For those who attended, thank you for taking time from your busy schedules to help us bring some holiday cheer to those in our community in need.

 

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Sarah Lamade, Fall 2018 Microgrant Recipient, reflects on the lessons learned during the CULTURE/SHIFT conference

Lamade_Sarah (1)

Funding from the ARAD Microgrant helped Sarah Lamade attend CULTURE/SHIFT, a conference for activists hosted by the U.S. Department of Art and Culture. Sarah shares the lessons learned and key takeaways from her experience.

 

 

 

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An Exciting Fall with ARAD Microgrant Recipient Student Advocates for the Arts

By Carolina Cambronero Varela

Student Advocates for the Arts (SAA), a Teachers College organization founded by Arts Administration students, brought together a number of partners for programming on campus this fall. Their partners included New York University’s Advocates for Cultural Engagement, Art and Resistance Through Education (ARTE), Emerging Leaders of New York Arts, Friends of Japan, Global Citizen Club, Gottesman Libraries, National Art Education Association, Peace Education Network and Soul Haven Arts.

SAA was also awarded a Microgrant from the Arts Administration Program, which supported two components of a project that considered art and social justice issues: Brave Spaces: Where You, Me, and We Meet, a visual arts exhibition curated by Allison Peller and Briana Zimmerman at the Offit Gallery in Gottesman Library (October 4-31, 2018) and an interdisciplinary panel discussion, Liberating Imagination though Artistic Activism. The main objective was to unite people through the transformative power of art to raise awareness and activism for change.

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Alumnus Eric Oberstein (’09) reflects on collaborating with artists and teaching future arts administrators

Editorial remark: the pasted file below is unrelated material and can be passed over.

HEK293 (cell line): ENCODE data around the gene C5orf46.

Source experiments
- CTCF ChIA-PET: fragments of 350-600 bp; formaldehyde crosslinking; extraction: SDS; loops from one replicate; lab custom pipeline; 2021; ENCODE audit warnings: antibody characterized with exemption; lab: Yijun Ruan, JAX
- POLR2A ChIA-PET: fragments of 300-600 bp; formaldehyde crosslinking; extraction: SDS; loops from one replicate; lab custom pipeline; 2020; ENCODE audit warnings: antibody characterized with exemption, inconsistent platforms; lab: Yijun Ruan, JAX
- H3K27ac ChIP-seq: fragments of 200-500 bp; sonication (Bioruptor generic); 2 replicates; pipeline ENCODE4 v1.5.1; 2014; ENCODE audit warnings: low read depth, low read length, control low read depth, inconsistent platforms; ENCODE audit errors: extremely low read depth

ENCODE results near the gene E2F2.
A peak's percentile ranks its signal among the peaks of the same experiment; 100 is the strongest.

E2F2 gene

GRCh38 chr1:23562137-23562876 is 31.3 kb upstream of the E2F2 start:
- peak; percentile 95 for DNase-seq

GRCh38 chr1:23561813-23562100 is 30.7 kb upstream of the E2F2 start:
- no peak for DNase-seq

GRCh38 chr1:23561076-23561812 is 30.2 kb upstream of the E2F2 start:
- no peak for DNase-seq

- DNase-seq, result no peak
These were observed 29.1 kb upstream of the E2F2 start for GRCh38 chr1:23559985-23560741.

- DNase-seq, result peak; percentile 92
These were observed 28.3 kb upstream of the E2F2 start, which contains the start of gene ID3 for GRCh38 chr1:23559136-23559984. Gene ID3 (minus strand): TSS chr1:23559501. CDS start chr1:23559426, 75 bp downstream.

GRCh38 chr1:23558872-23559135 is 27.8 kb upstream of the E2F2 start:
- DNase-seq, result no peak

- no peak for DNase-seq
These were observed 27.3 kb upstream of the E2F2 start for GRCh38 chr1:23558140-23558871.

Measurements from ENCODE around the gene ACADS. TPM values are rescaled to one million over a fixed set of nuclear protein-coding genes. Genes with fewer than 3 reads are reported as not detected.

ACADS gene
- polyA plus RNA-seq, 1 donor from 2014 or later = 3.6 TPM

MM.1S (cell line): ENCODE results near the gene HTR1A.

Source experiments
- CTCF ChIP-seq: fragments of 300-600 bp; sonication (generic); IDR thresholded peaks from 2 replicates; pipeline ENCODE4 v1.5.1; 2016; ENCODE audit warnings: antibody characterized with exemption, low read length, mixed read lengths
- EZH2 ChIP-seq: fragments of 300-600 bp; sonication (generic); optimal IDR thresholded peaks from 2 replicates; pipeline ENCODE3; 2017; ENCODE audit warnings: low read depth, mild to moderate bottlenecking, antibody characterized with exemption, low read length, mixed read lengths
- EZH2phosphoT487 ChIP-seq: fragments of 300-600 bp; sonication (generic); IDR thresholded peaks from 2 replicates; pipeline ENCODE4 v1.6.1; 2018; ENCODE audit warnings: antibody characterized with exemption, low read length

Eric Oberstein by Alex Boerner
Eric Oberstein by Alex Boerner

Arts Administration alumnus Eric Oberstein (’09) is a GRAMMY and Latin GRAMMY-winning producer, arts administrator, musician, educator, and consultant. Oberstein currently serves as Associate Director of Duke Performances, the professional performing arts presenting organization at his undergraduate alma mater, Duke University. He also serves as an adjunct faculty member in Duke’s Innovation & Entrepreneurship program, where he teaches a course, Introduction to Performing Arts Management & Entrepreneurship, for Duke undergraduates. Oberstein is currently collaborating with Cuban drummer, composer, educator, and MacArthur Fellow Dafnis Prieto on the Dafnis Prieto Big Band, serving as Producer on a debut album, Back to the Sunset, released in April 2018 on Prieto’s label, Dafnison Music, and nominated for a Latin GRAMMY Award for Best Latin Jazz Album. The Latin GRAMMYs will air on November 15. 

Latin GRAMMY Nom Square

We talked with Eric about his experiences as a music producer, professor, and arts administrator: